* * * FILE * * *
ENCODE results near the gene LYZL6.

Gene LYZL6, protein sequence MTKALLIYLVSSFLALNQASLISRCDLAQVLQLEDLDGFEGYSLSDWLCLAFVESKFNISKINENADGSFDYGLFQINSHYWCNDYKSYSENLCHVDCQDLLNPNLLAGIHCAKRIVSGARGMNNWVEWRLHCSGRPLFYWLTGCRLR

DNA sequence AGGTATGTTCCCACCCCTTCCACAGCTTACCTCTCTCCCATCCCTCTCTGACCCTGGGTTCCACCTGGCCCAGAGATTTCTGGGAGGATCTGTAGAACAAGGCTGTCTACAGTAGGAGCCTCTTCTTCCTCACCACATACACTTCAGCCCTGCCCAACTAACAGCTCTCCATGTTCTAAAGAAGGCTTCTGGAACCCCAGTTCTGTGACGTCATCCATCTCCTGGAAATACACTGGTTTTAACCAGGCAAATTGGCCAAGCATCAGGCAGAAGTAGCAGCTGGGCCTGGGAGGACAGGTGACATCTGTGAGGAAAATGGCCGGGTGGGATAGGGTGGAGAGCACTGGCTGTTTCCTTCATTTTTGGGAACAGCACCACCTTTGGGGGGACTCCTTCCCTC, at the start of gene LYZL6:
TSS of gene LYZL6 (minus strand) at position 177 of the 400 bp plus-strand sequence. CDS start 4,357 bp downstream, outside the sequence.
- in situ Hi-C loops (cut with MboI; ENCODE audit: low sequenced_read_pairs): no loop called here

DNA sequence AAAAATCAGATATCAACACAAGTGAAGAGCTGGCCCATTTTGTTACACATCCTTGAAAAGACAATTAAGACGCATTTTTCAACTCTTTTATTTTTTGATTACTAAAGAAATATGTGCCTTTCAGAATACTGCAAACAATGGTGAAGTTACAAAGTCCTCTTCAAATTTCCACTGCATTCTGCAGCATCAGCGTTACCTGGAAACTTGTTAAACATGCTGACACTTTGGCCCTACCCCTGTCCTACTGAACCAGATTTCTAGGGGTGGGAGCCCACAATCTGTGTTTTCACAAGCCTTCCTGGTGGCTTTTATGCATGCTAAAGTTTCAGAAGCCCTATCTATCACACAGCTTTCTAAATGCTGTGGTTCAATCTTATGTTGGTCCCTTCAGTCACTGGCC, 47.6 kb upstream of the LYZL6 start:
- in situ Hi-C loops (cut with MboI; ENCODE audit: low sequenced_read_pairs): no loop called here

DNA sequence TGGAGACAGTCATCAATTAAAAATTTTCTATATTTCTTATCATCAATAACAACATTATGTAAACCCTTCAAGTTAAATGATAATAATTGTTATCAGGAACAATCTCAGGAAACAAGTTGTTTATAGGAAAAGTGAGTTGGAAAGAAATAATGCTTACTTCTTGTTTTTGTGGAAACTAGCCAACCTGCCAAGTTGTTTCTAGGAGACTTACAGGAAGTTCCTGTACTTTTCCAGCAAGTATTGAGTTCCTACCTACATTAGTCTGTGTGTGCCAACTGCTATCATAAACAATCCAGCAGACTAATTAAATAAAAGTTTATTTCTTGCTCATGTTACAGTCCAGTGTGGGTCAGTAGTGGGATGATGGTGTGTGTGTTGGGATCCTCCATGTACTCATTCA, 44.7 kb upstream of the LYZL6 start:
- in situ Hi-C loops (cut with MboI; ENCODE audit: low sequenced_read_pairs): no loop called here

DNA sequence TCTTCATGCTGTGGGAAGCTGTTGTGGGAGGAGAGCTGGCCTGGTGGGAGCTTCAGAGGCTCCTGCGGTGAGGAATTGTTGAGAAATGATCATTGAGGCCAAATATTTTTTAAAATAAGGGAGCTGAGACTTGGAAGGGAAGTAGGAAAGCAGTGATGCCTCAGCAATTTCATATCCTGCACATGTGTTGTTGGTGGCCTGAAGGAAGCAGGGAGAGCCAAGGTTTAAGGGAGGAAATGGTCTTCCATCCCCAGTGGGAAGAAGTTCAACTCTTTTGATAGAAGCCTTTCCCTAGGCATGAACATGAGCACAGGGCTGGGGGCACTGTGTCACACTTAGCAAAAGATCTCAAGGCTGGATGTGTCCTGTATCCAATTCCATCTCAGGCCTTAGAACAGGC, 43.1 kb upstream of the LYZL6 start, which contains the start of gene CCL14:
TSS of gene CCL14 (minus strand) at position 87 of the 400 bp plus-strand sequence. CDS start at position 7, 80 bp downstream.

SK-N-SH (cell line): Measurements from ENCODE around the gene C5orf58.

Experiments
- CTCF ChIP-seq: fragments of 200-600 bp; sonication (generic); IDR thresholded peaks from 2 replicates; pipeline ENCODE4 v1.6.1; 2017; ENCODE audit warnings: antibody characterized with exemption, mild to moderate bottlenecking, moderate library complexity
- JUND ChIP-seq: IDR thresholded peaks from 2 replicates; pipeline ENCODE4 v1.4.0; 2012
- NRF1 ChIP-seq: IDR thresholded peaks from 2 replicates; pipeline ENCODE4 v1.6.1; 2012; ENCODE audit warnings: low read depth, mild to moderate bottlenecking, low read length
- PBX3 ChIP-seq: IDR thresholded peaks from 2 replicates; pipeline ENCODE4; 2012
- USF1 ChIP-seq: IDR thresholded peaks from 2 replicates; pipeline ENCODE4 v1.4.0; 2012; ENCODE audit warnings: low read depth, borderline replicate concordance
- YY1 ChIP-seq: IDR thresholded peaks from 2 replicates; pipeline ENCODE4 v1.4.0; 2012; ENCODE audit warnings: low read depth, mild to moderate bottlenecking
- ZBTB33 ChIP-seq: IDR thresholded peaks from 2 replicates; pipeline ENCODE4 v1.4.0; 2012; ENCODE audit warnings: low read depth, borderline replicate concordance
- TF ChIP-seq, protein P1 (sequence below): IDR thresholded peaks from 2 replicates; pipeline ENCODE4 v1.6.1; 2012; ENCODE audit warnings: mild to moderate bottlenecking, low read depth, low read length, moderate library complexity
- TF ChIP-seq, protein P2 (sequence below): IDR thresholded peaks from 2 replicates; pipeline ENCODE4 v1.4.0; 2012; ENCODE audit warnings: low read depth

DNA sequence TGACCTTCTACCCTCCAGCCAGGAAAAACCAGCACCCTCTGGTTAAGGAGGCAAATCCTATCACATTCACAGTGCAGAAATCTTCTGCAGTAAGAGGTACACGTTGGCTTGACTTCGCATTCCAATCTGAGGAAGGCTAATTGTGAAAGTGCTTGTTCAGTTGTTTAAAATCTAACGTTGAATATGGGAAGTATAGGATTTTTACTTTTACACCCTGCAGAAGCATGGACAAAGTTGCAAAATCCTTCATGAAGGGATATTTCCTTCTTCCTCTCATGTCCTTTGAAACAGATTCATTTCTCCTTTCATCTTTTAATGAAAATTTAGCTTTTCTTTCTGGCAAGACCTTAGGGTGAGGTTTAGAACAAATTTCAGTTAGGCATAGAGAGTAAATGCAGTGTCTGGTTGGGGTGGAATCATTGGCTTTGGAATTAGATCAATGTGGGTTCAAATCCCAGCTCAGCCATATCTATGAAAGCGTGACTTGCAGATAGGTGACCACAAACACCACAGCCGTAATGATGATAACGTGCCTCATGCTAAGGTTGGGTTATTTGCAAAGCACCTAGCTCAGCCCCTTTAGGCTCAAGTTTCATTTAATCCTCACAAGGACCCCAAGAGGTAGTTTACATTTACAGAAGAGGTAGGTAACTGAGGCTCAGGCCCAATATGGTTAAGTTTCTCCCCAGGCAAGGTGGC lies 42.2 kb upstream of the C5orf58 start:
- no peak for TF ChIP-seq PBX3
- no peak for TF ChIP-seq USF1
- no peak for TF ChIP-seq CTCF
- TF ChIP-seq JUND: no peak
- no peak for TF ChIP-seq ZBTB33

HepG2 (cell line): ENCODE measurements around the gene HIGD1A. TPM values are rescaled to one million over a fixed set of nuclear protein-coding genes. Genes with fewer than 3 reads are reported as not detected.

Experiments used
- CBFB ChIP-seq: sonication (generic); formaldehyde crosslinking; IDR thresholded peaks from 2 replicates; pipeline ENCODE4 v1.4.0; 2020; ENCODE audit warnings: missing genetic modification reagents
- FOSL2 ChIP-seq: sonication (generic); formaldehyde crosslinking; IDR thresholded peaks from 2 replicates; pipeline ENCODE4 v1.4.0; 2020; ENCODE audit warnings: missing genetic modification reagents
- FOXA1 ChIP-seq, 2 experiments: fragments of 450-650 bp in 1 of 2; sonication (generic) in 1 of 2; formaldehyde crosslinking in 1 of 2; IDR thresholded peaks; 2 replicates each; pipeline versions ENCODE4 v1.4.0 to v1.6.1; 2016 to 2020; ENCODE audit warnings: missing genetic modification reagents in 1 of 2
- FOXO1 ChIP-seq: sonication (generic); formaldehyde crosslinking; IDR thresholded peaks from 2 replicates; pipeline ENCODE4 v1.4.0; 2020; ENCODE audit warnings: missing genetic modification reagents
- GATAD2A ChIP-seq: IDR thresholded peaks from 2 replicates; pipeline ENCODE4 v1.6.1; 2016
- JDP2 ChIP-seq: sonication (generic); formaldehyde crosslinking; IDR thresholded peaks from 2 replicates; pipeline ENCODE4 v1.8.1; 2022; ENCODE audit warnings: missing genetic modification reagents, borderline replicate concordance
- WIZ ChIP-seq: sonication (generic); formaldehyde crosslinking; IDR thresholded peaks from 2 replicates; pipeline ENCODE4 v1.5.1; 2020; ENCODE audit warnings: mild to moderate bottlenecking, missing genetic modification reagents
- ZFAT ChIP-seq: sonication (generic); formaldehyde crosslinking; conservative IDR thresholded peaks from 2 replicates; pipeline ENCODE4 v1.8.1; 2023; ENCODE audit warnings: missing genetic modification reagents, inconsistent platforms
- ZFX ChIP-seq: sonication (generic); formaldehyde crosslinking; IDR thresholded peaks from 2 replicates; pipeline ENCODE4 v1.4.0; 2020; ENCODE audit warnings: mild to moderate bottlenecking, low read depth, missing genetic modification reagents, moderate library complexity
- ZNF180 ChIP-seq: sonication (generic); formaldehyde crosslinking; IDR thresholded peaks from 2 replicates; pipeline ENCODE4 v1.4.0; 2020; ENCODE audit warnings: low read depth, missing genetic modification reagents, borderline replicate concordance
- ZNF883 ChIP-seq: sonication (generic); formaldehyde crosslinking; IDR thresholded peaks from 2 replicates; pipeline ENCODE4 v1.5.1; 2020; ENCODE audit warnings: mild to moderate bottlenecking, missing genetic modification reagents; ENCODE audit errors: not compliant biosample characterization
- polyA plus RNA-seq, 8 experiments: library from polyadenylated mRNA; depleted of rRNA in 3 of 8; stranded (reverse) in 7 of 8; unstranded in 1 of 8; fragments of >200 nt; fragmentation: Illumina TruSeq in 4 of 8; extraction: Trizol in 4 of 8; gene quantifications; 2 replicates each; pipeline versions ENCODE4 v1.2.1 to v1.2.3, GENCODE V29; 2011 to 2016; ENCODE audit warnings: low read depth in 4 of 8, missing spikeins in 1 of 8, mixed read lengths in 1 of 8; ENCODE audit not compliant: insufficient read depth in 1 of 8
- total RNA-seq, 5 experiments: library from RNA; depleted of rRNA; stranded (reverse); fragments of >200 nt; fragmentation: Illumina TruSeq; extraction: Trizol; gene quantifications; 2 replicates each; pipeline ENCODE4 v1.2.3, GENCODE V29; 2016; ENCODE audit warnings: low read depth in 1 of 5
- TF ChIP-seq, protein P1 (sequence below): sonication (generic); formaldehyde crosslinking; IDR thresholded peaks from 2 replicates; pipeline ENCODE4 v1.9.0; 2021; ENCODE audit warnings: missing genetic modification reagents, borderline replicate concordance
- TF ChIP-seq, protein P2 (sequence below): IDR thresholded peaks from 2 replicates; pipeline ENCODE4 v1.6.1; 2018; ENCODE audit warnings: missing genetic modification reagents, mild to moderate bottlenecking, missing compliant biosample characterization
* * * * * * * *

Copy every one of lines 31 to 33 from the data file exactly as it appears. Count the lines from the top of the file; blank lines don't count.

- CBFB ChIP-seq: sonication (generic); formaldehyde crosslinking; IDR thresholded peaks from 2 replicates; pipeline ENCODE4 v1.4.0; 2020; ENCODE audit warnings: missing genetic modification reagents
- FOSL2 ChIP-seq: sonication (generic); formaldehyde crosslinking; IDR thresholded peaks from 2 replicates; pipeline ENCODE4 v1.4.0; 2020; ENCODE audit warnings: missing genetic modification reagents
- FOXA1 ChIP-seq, 2 experiments: fragments of 450-650 bp in 1 of 2; sonication (generic) in 1 of 2; formaldehyde crosslinking in 1 of 2; IDR thresholded peaks; 2 replicates each; pipeline versions ENCODE4 v1.4.0 to v1.6.1; 2016 to 2020; ENCODE audit warnings: missing genetic modification reagents in 1 of 2